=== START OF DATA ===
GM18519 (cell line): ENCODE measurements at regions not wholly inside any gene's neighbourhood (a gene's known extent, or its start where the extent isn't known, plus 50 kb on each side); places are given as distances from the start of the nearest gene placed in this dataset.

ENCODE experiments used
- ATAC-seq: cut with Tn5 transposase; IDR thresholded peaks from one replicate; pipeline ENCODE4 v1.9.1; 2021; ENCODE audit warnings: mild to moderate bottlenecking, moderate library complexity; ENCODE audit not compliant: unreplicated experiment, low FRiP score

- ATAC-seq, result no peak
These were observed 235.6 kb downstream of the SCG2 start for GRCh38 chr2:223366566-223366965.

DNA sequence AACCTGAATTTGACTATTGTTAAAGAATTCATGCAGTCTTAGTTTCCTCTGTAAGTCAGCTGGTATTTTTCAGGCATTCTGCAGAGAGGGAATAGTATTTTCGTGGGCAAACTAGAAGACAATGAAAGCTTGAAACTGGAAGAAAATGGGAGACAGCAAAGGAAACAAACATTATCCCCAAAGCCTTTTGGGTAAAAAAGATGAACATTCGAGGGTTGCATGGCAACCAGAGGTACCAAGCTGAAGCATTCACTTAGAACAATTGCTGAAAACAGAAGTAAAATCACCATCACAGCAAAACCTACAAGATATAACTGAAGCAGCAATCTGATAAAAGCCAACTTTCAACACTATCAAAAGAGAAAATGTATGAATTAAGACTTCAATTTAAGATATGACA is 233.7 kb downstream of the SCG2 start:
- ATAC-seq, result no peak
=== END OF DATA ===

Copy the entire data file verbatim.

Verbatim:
GM18519 (cell line): ENCODE measurements at regions not wholly inside any gene's neighbourhood (a gene's known extent, or its start where the extent isn't known, plus 50 kb on each side); places are given as distances from the start of the nearest gene placed in this dataset.

ENCODE experiments used
- ATAC-seq: cut with Tn5 transposase; IDR thresholded peaks from one replicate; pipeline ENCODE4 v1.9.1; 2021; ENCODE audit warnings: mild to moderate bottlenecking, moderate library complexity; ENCODE audit not compliant: unreplicated experiment, low FRiP score

- ATAC-seq, result no peak
These were observed 235.6 kb downstream of the SCG2 start for GRCh38 chr2:223366566-223366965.

DNA sequence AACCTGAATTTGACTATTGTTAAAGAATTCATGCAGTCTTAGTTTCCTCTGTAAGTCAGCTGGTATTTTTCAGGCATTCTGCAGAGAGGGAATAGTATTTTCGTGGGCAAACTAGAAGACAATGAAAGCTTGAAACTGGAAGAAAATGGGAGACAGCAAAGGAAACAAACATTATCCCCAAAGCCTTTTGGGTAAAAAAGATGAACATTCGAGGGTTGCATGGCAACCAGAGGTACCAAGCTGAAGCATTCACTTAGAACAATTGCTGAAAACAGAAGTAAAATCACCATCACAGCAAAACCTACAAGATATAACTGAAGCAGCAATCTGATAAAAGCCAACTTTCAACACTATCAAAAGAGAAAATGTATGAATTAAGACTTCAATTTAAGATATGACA is 233.7 kb downstream of the SCG2 start:
- ATAC-seq, result no peak